Heart Says AAP, Mind Says Cong



Amit Shah’s ‘revenge’ speech in UP has driven Muslims into the waiting arms of Congress-NCP


[dropcap]B[/dropcap]arely had Amit Shah made his “badla lena” speech in rural Uttar Pradesh, that two things happened in faraway Mumbai: the Congress-NCP workers began approaching influential maulanas, and frantic SOSes were sent to Medha Patkar, telling her to visit Muslim heavyweights in her constituency.

This reflex action, and the fact that Patkar was the only Aam Aadmi Party (AAP) candidate to receive such messages, sums up where Mumbai’s Muslims stand in this election: their hearts are with Kejriwal, their brains with a Congress-led Third Front. “After AAP, there’s no need for a separate Muslim party,” says Maqbool Alam, veteran social activist. “What we didn’t have the guts to say about the system, he (Kejriwal) declares from the rooftops.”

Yet, Alam, like many other Mumbai Muslims, advocates voting for the Congress, even while decrying the party’s deviation from its Nehruvian ideals. Two reasons. One, the fear of Narendra Modi, and two, the lack of credible AAP candidates.

“If only Medhatai had stood from here, AAP would have swept the polls…” This comment is echoed from Dharavi to the slums of Colaba. Seeing the enthusiasm of Muslims in Patkar’s constituency, the community ‘leaders’ have fallen in line. They won’t declare their support officially, though, for fear of getting rapped by their Congress-NCP patrons, as happened when they held a meeting with Kejriwal in 2011, during Anna Hazare’s Jan Lokpal agitation in the city.

But Patkar is one of a kind. Among the other AAP candidates, only Mayank Gandhi from Mumbai North West is known, while Meera Sanyal from Mumbai South has a presence more mysterious than familiar. Both these constituencies have dense Muslim pockets and AAP’s rivals here are the Congress heavyweights, Gurudas Kamat and Milind Deora. Muslims have always helped Deora win.

An additional disadvantage is that AAP’s prominent Muslim faces in these areas aren’t exactly popular in their community. Patkar’s work has generated hundreds of grass-root workers in her constituency, who she knows personally. While there’s no lack of grass-root Muslim activists keen to work for Gandhi and Sanyal, they are not being tapped by those who have the latter’s ear. And their own efforts to reach the two candidates have failed.

Take S M Malik. This activist’s letter to an Urdu daily on the hope held out by AAP of an alternate, non-votebank politics, was reprinted in Urdu newspapers across the country, receiving enthusiastic feedback. Invited by Nirbhay Bano Andolan’s Shakeel Ahmed, who heads AAP’s Social Justice Cell and who, many hoped, would get the North Central ticket against Priya Dutt, Malik helped draft amanifesto on what AAP could do for Muslims in Maharashtra. But frustrated after repeated attempts to reach Sanyal with concrete campaign suggestions, Malik has given up.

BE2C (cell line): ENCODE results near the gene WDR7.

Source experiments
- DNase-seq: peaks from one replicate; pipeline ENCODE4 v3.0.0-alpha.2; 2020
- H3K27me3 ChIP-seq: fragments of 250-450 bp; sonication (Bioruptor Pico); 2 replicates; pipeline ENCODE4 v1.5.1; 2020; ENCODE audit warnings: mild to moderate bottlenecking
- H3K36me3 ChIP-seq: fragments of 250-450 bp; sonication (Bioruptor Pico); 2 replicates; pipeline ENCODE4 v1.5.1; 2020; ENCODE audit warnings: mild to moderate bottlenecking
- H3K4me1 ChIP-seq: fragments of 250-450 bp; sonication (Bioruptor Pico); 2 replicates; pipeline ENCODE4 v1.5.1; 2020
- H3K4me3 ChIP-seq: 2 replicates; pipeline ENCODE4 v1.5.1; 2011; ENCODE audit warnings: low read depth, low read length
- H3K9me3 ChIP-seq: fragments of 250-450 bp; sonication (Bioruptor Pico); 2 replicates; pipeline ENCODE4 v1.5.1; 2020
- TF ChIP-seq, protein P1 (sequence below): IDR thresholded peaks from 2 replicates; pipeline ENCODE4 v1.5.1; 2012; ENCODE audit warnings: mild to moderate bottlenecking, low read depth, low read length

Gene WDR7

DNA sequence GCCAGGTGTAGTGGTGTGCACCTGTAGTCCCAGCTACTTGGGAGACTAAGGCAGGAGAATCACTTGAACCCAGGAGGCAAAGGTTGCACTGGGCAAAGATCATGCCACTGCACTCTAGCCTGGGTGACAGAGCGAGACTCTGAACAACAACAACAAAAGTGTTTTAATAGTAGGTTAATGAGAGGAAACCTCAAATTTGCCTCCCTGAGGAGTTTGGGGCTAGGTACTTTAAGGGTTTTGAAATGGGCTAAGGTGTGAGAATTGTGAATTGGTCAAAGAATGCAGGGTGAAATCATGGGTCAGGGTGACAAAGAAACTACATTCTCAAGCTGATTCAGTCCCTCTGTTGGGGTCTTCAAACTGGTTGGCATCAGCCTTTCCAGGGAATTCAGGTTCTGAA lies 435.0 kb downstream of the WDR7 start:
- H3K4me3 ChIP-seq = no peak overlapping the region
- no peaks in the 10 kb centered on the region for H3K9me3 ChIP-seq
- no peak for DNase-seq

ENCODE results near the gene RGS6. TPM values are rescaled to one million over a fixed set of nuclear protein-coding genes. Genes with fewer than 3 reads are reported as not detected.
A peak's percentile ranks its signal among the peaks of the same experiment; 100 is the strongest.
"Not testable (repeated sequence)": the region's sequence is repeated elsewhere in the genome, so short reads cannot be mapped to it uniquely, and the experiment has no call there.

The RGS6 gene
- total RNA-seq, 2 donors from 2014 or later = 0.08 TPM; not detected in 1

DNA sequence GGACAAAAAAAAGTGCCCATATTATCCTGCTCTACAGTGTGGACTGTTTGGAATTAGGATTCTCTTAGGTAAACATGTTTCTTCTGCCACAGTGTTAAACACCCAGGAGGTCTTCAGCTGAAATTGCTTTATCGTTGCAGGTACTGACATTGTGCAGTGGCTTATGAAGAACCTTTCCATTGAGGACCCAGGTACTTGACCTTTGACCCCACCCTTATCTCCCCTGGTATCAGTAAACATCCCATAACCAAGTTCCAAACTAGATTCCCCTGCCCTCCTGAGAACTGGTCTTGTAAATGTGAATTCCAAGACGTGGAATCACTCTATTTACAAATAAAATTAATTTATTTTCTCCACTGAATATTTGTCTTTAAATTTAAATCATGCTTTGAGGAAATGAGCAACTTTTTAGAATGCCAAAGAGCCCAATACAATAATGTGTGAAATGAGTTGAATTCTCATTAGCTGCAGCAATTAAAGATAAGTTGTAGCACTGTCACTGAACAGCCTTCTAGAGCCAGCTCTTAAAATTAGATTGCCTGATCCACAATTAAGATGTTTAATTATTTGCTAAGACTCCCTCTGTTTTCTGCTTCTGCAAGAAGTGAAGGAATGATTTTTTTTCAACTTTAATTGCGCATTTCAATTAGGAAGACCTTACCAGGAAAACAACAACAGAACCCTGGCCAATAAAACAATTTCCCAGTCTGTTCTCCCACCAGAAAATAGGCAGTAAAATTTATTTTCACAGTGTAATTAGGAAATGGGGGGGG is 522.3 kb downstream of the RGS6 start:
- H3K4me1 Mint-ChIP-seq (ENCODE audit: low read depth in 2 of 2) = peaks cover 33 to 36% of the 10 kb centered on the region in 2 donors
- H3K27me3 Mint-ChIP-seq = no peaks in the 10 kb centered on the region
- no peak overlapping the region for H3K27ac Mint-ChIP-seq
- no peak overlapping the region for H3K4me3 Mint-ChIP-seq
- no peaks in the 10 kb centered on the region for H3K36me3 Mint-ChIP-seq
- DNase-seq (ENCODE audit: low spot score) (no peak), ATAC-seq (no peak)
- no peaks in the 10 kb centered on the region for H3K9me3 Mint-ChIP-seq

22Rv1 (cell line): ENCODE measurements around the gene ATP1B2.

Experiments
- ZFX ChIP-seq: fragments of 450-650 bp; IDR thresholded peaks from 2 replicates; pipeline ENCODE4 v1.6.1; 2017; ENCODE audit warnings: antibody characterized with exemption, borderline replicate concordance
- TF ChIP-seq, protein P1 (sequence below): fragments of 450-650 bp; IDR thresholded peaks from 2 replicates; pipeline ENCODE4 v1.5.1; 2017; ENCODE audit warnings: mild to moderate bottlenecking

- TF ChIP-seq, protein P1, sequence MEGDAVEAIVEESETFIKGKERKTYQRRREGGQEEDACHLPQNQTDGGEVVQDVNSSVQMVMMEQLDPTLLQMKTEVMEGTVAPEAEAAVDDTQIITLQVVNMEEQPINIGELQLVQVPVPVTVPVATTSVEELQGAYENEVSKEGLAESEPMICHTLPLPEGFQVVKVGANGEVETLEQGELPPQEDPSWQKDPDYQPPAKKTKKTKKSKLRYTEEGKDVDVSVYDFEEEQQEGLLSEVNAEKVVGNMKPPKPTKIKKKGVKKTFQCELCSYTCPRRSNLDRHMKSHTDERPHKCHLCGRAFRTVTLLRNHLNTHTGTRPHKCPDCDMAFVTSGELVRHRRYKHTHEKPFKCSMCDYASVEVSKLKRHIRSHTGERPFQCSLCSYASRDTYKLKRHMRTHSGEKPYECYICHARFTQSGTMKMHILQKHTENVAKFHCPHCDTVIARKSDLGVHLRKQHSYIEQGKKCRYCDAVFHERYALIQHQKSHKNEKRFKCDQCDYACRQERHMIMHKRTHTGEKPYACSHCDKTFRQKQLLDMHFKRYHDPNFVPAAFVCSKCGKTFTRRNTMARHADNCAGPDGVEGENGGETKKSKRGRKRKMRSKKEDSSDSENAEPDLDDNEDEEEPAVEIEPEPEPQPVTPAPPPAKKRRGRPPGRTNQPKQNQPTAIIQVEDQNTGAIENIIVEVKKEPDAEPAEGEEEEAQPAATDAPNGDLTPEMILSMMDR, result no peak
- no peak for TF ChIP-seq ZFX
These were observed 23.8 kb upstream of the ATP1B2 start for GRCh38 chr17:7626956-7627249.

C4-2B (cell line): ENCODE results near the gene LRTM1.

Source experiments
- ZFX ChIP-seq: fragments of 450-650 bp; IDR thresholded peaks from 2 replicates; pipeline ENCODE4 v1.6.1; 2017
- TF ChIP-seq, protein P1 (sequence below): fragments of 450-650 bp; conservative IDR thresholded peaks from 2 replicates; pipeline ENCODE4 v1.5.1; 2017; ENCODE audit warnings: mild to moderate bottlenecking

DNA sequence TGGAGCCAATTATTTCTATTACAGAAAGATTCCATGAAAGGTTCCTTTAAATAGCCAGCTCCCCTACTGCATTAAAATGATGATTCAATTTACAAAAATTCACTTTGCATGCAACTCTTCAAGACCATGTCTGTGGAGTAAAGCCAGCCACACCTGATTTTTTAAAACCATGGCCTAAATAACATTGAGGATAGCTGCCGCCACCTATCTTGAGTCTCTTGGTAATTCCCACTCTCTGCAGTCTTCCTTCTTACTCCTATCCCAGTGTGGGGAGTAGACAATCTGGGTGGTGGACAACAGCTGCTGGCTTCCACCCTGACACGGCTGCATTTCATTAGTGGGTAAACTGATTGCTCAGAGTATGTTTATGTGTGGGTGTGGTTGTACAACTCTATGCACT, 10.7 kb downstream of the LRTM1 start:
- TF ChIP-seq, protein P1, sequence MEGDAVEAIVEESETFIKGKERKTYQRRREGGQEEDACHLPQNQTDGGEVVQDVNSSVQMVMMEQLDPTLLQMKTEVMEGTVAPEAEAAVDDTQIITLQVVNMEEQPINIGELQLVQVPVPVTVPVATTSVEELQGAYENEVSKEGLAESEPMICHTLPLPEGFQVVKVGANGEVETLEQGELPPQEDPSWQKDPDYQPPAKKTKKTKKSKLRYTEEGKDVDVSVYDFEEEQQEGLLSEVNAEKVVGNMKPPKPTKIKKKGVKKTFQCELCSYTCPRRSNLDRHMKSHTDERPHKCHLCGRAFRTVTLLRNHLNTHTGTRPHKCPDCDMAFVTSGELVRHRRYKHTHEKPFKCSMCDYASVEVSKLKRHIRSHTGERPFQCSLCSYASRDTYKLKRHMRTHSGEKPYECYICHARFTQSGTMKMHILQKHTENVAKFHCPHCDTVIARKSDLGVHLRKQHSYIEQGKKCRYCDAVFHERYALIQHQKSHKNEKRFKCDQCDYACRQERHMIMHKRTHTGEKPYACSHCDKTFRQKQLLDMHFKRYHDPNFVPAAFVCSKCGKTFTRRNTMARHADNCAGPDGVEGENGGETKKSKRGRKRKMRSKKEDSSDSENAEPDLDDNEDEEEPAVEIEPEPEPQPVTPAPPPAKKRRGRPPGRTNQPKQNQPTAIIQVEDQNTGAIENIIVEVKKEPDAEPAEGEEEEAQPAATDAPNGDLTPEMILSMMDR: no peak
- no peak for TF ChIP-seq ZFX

Sajid Shaikh, well-known in Jogeshwari (E) for his work among Muslim youth for over two decades, was keen to work for AAP. To his dismay, he found he would have to report to a bunch of Muslims who had crossed over from the MNS after Raj Thackeray declared his support for Modi.

“It took me 20 years to collect 25 non-corrupt volunteers in my mohalla committee team,” says advocate Yasmin Shaikh, Nagpada’s famous mohalla committee leader. “AAP has had no time to screen those joining it, but Muslims are impatient.”

Shaikh describes ruefully how the determination of Muslim women in Nagpada and Agripada to “teach Milind Deora a lesson this time” is slowly evaporating. What’s taking its place, she says, is the fear that if Modi comes, the Haj subsidy will be cancelled and sacrificing cattle on Bakri Eid will be banned.

Aware that its stock among Muslims was zero, the Congress began playing the what-if-Modi-comes-topower card early on. Ex-MLA Yusuf Abrahani floated the front Sach ka Safar to ‘expose’ Modi and appeal to the community “not to divide the secular vote” by voting for AAP. But many Muslims held out, recalling scornfully how the party which presided over the 1992-93 riots had for decades used the Bal Thackeray bogey. “And what should we make of Sharad Pawar’s clean chit to Modi?” asks an NCP office-bearer.

Desperate, Congress-NCP leaders pointed out that AAP had no special policy for Muslims. “Why do you think of us as Muslims?” retorts a group of Patkar supporters. “Better a party which treats all as equal than one that promises the moon and delivers nothing,” says Mumbra activist Javed Shaikh. Interestingly, while AAP has fielded four Muslims from the state, the Congress-NCP combine could find just one.

At this stage came Amit Shah’s speech, driving the community into the Congress-NCP’s waiting arms. Next time, Arvind, this time majboor hain,” is the mood among Mumbai’s Muslims today. — Courtesy mumbaimirror.com

Clarion India - News, Views and Insights about Indian Muslims, Dalits, Minorities, Women and Other Marginalised and Dispossessed Communities.


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